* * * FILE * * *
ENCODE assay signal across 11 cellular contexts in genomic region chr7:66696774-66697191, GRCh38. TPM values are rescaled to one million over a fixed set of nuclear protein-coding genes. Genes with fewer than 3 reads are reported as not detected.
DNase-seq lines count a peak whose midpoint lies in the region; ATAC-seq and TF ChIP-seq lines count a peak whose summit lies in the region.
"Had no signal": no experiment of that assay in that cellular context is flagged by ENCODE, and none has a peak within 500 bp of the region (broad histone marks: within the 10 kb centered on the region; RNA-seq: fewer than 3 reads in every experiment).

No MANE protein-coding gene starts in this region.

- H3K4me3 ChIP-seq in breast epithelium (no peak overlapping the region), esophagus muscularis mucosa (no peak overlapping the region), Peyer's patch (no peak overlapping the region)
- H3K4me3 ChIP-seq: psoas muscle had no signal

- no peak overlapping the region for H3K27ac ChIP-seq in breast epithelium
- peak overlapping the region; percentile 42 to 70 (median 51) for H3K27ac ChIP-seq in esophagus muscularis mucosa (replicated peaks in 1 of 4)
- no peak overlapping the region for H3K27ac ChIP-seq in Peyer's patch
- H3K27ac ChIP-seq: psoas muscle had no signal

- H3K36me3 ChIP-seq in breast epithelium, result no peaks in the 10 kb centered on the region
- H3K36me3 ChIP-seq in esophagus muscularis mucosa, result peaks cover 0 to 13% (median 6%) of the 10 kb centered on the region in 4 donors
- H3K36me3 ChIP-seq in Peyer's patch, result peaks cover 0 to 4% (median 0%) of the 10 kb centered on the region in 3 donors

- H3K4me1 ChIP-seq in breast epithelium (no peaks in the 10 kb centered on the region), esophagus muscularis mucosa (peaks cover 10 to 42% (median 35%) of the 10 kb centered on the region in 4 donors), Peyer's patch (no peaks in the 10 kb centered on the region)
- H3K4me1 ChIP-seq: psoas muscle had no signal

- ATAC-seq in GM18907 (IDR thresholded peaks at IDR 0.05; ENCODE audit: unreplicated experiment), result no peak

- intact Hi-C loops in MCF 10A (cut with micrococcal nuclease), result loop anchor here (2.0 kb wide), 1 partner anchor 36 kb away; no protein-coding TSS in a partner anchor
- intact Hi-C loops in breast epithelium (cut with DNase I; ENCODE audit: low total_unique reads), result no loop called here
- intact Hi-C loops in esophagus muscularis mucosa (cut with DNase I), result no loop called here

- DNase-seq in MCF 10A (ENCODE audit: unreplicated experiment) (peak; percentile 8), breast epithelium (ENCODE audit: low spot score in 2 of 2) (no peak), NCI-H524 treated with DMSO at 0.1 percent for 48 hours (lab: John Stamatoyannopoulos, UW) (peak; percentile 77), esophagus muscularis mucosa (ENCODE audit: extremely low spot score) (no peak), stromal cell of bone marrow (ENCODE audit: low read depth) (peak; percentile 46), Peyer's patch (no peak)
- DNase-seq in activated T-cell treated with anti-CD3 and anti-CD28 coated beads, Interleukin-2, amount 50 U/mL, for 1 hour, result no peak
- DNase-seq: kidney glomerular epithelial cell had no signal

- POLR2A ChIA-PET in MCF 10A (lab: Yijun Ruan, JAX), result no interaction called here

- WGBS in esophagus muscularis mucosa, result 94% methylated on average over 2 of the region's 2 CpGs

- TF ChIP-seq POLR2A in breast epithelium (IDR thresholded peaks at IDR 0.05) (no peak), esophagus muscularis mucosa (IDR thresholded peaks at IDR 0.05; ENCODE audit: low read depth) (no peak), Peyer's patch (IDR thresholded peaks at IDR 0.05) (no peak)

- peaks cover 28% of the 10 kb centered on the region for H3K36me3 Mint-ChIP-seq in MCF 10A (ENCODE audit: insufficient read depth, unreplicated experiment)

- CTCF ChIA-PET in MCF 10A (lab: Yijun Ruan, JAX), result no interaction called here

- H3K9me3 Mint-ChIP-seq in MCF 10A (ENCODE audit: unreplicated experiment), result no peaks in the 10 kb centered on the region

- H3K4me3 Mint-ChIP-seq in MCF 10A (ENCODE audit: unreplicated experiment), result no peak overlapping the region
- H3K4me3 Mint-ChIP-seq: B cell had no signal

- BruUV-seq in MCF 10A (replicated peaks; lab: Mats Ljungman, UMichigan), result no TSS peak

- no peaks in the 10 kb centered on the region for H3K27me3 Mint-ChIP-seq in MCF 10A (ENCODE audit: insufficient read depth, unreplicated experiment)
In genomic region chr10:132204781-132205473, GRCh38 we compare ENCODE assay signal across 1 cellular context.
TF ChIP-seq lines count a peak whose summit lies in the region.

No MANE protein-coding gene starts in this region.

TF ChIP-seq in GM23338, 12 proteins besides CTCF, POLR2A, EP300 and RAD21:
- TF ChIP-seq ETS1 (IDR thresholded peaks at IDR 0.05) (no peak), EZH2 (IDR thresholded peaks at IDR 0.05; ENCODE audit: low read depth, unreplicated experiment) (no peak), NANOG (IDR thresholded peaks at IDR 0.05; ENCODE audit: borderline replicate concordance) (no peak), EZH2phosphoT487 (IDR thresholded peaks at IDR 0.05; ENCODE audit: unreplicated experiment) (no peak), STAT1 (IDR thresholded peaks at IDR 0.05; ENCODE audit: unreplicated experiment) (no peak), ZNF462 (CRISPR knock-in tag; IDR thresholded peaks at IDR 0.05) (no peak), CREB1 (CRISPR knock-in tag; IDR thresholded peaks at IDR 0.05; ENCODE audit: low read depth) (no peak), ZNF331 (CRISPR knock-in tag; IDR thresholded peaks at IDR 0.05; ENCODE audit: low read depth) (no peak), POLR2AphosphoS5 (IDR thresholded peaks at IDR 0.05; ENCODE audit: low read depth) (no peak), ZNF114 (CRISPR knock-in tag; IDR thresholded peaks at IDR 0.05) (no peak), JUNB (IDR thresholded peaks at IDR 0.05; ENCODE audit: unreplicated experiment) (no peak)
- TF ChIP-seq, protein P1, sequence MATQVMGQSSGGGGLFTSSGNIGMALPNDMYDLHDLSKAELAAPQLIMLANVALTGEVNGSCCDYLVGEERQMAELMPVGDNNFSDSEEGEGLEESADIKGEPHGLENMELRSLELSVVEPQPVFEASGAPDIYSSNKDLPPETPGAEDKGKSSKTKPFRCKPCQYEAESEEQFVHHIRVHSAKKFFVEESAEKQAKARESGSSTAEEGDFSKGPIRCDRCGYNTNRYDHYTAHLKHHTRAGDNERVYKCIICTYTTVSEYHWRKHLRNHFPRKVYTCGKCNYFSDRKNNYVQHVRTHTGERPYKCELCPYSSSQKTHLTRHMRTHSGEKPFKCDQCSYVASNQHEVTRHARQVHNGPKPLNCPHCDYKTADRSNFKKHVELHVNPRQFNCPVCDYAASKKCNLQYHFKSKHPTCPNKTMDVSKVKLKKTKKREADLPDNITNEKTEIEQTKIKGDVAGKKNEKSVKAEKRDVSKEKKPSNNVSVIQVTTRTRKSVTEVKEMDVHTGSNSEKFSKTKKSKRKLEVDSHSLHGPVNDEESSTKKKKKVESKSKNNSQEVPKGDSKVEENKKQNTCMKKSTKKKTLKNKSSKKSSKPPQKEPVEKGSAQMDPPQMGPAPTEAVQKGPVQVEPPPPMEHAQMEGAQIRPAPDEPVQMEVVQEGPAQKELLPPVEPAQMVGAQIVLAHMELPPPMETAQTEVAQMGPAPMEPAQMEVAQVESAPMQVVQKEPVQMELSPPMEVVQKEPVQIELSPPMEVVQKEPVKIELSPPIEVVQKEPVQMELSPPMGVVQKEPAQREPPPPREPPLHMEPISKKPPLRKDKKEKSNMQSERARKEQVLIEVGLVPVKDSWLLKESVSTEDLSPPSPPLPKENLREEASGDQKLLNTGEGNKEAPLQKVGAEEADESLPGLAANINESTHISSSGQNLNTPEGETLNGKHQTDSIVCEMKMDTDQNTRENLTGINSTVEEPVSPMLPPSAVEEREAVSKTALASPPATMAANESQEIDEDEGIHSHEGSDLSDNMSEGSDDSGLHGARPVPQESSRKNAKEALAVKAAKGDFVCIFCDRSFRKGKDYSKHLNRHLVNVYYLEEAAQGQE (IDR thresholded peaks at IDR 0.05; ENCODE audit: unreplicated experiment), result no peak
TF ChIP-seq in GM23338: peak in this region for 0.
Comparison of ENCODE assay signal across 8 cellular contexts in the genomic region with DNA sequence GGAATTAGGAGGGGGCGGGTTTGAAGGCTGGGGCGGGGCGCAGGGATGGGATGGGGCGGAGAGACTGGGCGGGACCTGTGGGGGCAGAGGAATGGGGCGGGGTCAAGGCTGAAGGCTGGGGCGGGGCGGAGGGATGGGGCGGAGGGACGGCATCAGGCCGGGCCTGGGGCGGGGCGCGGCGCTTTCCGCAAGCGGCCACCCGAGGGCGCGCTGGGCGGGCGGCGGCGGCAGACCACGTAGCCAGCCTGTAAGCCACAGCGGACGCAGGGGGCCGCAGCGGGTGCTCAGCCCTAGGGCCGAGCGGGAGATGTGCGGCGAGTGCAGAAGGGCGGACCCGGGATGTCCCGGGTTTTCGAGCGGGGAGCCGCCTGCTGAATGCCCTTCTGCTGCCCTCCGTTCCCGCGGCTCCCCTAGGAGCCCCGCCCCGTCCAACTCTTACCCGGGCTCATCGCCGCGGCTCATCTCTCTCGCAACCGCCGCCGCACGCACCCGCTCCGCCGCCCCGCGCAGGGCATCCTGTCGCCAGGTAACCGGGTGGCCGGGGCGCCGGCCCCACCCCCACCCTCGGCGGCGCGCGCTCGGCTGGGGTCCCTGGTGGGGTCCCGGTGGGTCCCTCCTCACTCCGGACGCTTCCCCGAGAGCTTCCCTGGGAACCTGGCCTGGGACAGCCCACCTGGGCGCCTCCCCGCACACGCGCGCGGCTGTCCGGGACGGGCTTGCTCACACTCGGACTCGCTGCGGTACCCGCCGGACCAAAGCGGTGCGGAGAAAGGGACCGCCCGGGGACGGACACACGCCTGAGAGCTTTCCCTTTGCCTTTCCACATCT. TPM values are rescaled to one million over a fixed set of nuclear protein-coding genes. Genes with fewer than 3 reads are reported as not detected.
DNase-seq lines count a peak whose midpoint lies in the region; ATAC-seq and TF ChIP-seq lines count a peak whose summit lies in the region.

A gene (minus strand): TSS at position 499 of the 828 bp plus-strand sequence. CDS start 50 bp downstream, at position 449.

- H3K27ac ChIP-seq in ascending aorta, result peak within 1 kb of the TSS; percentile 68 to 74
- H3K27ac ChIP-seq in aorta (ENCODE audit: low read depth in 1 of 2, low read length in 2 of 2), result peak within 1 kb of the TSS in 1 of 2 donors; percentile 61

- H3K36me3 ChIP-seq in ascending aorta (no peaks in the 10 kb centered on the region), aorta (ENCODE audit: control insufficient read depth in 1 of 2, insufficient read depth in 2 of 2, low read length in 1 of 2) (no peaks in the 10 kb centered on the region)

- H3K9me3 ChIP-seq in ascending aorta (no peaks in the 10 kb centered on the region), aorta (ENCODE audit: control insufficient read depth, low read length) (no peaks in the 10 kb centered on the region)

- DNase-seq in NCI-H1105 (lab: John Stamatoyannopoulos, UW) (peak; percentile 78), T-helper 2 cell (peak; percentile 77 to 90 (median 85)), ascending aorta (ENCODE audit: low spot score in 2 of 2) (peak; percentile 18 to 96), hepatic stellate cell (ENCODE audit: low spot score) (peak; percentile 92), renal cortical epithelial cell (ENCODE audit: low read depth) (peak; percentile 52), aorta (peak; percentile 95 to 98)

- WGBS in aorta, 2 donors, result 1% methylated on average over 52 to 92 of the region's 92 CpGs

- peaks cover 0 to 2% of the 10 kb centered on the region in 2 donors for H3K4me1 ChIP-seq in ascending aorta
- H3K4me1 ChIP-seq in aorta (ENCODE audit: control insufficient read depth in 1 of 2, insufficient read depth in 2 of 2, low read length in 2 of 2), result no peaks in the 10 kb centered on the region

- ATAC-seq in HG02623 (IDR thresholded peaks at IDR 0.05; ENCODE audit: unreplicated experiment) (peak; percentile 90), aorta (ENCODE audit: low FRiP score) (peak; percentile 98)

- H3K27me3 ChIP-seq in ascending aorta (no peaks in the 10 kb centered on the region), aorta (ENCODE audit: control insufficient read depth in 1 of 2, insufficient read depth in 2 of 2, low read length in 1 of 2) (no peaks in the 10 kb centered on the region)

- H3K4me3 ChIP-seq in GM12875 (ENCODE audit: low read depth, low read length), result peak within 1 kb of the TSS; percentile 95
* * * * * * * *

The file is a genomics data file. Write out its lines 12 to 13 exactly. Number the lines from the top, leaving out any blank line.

- H3K36me3 ChIP-seq in esophagus muscularis mucosa, result peaks cover 0 to 13% (median 6%) of the 10 kb centered on the region in 4 donors
- H3K36me3 ChIP-seq in Peyer's patch, result peaks cover 0 to 4% (median 0%) of the 10 kb centered on the region in 3 donors